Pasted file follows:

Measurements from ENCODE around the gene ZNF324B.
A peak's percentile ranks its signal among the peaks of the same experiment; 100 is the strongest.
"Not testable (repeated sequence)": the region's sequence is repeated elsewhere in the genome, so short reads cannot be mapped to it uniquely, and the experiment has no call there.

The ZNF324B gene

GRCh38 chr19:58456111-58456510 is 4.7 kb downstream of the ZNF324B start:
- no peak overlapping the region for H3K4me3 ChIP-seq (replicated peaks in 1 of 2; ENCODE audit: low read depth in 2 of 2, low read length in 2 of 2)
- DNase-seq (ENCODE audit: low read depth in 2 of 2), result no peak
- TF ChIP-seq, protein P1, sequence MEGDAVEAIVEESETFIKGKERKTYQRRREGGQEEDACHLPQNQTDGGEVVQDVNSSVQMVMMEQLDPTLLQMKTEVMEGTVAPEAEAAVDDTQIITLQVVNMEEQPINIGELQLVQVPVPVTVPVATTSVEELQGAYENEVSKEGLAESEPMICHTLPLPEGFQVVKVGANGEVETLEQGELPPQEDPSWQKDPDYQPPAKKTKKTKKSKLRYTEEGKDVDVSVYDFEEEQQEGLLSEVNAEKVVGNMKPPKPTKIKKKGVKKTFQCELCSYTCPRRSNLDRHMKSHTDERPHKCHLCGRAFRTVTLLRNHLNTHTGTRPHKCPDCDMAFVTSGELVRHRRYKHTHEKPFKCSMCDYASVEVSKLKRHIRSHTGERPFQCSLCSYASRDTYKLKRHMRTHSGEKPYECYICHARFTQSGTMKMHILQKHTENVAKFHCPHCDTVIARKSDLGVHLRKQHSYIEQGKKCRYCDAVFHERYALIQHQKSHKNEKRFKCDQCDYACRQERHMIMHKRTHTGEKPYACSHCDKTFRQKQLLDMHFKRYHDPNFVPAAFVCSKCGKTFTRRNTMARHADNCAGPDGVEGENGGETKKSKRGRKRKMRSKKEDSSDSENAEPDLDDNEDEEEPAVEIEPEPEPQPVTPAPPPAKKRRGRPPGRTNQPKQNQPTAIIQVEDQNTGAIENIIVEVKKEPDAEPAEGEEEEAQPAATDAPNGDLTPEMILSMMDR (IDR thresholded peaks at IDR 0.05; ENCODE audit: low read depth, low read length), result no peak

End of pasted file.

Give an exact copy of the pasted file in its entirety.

Measurements from ENCODE around the gene ZNF324B.
A peak's percentile ranks its signal among the peaks of the same experiment; 100 is the strongest.
"Not testable (repeated sequence)": the region's sequence is repeated elsewhere in the genome, so short reads cannot be mapped to it uniquely, and the experiment has no call there.

The ZNF324B gene

GRCh38 chr19:58456111-58456510 is 4.7 kb downstream of the ZNF324B start:
- no peak overlapping the region for H3K4me3 ChIP-seq (replicated peaks in 1 of 2; ENCODE audit: low read depth in 2 of 2, low read length in 2 of 2)
- DNase-seq (ENCODE audit: low read depth in 2 of 2), result no peak
- TF ChIP-seq, protein P1, sequence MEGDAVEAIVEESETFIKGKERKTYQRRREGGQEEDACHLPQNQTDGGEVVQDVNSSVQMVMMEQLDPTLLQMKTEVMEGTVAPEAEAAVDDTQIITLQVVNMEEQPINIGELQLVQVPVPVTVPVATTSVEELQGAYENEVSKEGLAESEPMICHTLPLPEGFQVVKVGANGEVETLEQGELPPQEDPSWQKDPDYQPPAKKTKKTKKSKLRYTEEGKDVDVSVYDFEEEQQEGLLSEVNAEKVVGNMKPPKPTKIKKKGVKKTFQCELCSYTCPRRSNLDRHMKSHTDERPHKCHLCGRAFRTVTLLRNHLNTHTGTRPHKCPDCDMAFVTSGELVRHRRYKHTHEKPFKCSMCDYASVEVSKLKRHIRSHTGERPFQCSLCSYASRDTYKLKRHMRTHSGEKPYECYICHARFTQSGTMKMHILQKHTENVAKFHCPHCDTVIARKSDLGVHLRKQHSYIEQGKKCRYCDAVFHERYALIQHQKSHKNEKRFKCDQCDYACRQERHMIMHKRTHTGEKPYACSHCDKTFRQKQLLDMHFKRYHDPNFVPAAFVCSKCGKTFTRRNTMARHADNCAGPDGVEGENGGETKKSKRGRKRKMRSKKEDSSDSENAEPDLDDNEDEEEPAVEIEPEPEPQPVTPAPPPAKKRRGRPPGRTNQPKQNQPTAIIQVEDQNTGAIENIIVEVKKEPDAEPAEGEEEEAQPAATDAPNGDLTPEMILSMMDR (IDR thresholded peaks at IDR 0.05; ENCODE audit: low read depth, low read length), result no peak